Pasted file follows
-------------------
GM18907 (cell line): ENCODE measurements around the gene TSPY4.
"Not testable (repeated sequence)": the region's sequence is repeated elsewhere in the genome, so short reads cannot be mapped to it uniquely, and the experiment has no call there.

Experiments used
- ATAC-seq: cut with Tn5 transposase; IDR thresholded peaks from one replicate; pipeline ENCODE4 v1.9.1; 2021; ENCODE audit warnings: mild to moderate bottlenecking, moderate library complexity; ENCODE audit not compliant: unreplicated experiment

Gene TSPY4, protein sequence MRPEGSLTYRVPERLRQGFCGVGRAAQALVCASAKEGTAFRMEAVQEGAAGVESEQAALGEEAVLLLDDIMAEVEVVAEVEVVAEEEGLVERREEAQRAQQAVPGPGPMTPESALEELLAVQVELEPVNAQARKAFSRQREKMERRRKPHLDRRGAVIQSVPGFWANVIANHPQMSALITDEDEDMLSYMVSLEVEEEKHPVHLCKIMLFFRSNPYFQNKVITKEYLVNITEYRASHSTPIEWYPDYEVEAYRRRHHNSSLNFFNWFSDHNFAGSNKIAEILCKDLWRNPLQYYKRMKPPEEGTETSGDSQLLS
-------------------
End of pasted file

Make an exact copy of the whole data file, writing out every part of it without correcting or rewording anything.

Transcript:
GM18907 (cell line): ENCODE measurements around the gene TSPY4.
"Not testable (repeated sequence)": the region's sequence is repeated elsewhere in the genome, so short reads cannot be mapped to it uniquely, and the experiment has no call there.

Experiments used
- ATAC-seq: cut with Tn5 transposase; IDR thresholded peaks from one replicate; pipeline ENCODE4 v1.9.1; 2021; ENCODE audit warnings: mild to moderate bottlenecking, moderate library complexity; ENCODE audit not compliant: unreplicated experiment

Gene TSPY4, protein sequence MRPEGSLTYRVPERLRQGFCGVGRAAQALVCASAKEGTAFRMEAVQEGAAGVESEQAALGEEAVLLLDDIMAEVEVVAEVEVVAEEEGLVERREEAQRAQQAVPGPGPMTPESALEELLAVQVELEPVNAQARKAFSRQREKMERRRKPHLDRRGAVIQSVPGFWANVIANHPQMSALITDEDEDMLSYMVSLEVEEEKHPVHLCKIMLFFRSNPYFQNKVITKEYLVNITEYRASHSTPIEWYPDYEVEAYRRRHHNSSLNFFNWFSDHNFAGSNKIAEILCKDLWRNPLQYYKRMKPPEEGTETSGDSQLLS